One of the good things of the peer review process is that if you publish, you’re eventually going to have to review papers for conferences or journal in your (perceived) area of expertise. Sometimes you get pearls such as “the resulting results of algorithm X are resulted” (true story), or “the dynamics of the attorney of yes no plasmodium” (also true), but sometimes bad science comes from the bad presentation of results.
This is also a (essentially true) story. So I’m reviewing a paper that proposes some kind of method for predicting the value of (some) parameter that minimizes some error function. The method is fast, but not analytic. The graph in the paper looks something like:
So it seems that the error is greatly minimized for values around 170. But the paper conveniently dismisses the real scale of the error in favor of some relative error. So the same graph with the (incomplete, but) now absolute scale now looks like this:
The geometry is the same, but now we know the actual scale of the “minimization.” We now know it’s not that impressive, but visually, we still get the impression that the minimization of the function using values around 170 is awesome. Already changing the scale somewhat makes it less impressive:
and finally, if we consider the actual scale of the change:
we see that… well… that was not a very interesting result after all. In all graphics, it’s the same series (I did not take the one of the paper, of course, but some random walk with similar properties), but the last graphics shows conspicuously the complete ineptitude of the proposed result.
Guess who got an F
So this week’s entry isn’t much of an entry, more a rant against people that can’t science very well, certainly a rant against bad graphs. I think one of the challenges (even once you do have good science/results, which was not the case of the authors) is to present your information correctly, that is, in a way that’s both informative, easy to understand, and, more importantly, not misleading.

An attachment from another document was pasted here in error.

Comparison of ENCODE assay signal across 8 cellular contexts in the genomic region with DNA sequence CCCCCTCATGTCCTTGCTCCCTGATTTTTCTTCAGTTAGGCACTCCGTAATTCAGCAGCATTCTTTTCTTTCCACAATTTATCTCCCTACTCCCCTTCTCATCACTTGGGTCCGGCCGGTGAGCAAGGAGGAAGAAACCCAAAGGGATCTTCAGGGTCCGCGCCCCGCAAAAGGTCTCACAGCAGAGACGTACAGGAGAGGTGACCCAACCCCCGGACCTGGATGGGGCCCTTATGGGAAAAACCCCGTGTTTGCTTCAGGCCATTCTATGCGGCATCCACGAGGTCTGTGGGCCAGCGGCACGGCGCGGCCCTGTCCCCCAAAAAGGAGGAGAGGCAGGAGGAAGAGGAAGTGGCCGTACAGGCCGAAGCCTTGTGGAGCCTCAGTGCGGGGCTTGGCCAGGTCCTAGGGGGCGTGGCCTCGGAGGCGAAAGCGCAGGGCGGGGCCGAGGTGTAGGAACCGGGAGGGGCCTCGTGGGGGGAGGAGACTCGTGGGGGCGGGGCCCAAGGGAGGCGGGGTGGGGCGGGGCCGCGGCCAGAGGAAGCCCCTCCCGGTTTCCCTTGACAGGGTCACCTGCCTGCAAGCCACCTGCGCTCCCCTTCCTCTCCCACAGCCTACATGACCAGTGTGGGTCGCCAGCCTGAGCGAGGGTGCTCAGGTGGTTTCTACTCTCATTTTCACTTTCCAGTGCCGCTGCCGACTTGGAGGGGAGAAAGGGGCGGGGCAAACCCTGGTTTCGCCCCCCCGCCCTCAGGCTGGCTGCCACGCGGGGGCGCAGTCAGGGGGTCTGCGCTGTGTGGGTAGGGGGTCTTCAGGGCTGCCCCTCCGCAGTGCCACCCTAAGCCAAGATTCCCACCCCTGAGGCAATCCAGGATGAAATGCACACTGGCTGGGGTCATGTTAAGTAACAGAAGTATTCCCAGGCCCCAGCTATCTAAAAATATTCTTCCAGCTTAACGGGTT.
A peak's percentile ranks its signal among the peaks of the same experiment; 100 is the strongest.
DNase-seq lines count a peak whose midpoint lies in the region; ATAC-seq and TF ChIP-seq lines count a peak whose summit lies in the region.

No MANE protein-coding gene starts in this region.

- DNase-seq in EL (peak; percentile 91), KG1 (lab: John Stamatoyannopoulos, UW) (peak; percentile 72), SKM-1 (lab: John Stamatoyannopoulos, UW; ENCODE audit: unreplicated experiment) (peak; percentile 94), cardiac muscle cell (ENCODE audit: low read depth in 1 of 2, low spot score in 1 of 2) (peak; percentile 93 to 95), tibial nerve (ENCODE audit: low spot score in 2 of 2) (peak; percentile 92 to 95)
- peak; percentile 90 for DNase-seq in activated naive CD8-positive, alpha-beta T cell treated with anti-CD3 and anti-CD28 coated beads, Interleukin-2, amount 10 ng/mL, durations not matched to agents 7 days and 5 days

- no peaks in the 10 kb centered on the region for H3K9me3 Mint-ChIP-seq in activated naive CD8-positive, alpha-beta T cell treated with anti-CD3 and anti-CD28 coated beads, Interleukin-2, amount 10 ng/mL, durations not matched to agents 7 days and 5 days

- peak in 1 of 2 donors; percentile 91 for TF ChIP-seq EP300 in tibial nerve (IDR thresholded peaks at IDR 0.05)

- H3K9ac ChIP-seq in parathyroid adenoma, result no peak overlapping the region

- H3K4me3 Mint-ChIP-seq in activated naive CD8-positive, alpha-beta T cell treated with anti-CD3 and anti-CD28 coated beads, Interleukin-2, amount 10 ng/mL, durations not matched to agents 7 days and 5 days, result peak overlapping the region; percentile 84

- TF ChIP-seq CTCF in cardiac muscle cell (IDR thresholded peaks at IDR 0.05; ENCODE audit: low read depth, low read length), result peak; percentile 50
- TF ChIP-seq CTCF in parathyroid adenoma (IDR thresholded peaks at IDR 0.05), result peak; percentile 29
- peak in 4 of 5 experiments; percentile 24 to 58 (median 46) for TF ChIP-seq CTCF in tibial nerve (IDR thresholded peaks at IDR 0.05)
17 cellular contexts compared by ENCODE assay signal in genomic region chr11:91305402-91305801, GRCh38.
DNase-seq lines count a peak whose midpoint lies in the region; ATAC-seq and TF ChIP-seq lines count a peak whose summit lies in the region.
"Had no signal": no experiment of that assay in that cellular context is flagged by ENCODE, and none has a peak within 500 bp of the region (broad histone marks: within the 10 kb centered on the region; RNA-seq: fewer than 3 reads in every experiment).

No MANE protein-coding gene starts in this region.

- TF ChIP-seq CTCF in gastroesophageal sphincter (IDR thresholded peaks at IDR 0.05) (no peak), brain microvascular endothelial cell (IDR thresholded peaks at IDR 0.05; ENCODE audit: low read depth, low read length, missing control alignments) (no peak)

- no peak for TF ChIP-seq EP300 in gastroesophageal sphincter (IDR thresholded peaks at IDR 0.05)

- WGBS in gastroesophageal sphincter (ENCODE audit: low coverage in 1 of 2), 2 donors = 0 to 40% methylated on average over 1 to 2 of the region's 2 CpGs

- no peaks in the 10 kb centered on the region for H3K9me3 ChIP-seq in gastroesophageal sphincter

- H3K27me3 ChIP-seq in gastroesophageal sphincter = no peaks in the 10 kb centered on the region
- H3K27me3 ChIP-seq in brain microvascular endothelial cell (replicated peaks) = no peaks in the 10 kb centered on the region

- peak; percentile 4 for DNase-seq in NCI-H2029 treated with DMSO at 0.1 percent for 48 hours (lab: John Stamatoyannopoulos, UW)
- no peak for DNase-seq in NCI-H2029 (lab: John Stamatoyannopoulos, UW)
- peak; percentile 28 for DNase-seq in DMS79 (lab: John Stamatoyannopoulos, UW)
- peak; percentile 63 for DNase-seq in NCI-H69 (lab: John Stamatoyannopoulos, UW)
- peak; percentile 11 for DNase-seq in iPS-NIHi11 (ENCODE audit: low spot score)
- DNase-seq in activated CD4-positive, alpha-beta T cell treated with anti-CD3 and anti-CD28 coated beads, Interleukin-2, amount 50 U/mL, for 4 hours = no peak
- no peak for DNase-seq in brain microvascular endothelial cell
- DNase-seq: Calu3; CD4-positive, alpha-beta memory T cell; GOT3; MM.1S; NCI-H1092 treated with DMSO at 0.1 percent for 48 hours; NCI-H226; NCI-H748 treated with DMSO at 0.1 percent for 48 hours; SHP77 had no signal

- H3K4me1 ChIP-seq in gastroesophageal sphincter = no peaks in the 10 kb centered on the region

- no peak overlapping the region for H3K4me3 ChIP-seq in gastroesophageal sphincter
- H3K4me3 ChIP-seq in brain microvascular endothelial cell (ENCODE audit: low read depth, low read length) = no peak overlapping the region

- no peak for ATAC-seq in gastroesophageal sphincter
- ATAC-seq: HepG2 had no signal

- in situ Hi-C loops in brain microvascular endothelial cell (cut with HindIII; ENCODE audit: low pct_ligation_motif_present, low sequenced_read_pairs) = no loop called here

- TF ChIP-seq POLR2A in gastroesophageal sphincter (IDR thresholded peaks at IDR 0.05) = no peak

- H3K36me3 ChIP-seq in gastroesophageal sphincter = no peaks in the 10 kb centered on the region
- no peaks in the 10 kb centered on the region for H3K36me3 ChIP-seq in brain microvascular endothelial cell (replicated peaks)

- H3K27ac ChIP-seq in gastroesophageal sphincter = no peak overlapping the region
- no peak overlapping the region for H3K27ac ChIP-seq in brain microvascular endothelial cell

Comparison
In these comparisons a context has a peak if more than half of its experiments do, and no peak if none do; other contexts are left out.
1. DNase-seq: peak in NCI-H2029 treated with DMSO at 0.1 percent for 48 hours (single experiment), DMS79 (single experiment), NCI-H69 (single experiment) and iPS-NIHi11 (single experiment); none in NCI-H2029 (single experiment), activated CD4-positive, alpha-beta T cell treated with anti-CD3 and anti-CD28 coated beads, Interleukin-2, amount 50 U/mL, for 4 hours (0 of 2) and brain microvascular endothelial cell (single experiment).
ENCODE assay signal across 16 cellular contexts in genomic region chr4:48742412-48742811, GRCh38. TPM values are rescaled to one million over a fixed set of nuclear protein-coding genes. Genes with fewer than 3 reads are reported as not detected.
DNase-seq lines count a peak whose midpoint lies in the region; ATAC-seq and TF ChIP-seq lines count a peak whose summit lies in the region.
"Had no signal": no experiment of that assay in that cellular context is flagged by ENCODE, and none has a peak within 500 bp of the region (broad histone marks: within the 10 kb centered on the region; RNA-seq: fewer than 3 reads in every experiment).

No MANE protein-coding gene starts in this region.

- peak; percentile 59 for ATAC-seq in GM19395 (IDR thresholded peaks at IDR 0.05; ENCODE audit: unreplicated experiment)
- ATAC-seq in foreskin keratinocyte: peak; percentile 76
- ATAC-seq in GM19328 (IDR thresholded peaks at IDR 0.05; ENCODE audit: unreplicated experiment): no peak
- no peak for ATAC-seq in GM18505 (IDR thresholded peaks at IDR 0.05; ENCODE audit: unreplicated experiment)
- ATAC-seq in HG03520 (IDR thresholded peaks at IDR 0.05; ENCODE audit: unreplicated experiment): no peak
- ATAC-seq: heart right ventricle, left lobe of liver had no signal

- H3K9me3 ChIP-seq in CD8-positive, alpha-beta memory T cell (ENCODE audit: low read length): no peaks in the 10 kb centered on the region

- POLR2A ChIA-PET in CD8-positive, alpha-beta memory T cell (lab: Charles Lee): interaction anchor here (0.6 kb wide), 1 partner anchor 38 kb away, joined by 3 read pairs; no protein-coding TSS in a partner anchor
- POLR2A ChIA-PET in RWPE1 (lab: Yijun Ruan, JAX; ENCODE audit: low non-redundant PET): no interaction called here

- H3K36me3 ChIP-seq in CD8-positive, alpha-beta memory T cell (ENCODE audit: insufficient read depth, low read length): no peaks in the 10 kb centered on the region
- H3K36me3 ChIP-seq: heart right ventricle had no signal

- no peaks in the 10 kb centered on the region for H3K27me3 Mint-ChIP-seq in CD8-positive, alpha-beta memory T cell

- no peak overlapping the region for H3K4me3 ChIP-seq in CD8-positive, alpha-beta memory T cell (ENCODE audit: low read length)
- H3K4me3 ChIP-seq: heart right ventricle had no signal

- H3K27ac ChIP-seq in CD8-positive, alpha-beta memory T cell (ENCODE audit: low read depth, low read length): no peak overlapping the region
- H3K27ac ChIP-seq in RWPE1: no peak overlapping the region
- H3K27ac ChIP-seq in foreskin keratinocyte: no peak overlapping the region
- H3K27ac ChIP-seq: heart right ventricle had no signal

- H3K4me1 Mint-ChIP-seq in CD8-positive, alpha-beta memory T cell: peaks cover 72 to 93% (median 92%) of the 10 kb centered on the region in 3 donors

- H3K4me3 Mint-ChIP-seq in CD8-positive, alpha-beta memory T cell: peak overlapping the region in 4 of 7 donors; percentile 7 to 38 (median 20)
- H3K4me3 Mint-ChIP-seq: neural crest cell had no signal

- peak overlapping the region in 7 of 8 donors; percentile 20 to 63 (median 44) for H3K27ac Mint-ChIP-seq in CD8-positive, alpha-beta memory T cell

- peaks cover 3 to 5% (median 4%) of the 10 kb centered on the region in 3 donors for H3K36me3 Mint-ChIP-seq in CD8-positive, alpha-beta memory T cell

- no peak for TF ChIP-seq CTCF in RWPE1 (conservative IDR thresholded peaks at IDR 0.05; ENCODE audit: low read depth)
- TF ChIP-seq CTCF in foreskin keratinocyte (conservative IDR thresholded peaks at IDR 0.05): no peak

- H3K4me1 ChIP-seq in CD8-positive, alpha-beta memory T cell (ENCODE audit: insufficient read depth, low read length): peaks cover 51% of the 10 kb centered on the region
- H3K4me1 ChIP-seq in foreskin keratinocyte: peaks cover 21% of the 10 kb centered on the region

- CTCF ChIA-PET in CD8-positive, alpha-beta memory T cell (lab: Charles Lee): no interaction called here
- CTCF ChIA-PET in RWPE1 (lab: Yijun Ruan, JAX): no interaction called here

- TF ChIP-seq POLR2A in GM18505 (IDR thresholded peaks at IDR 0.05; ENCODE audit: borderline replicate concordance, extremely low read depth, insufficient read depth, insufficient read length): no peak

Huff’s wonderful How to lie with statistics (at amazon) comes to mind, and I do recommend it, but I would rather suggest you first read Tufte’s The Visual Display of Quantitative Information, a really nice (introductory) book on data visualization. I must say that I have been more careful in the design of figures and graphs since I have read Tufte’s books. Some of the tips given are somewhat self-evident, but some are actually subtle; and one has to be exceedingly careful with subtleties. Reviewers aren’t always very subtle. If you mislead, or are not understood, you fail.
Often details that first seem inconsequential make a big difference. Let us look at this graph:
This graph in neutral colors is meant to convey that the method (whatever it may be) reduces the selection of classes 1 and 2, and favor the “better” classes 3, 4, and 5, compared to some unshown previous method. First, this graph renders very badly the fact that the sum of all bars is zero. Why? If you have a finite amount of items, you super-class some, and de-class some, then the net variation in the number of items is zero. Here, that the lower classes are negative and the higher are positive is to be interpreted as an amelioration. Out of context, it’s not much help. It’s a bad graph.
It’s even worst because the graph is entire susceptible to color-based interpretation. In red, it seems now so much worse, for no real reason:
…but in green:
it now seems so much better! Why? Because we are so deeply conditioned to interpret red as bad, danger, etc, and green as good, fresh, healthy, that the mere change of color of the graph changes its interpretation! Consider:
This one has neutral color, and we cannot really guess if bigger is better or worse. Coloring so:
makes it clear that higher/bigger is worse. Reversing the color scheme:
we get the exact opposite!
So to make a long story short, I do take care of having the right scale and the right colors to transmit the correct information and the correct intend, and so should you.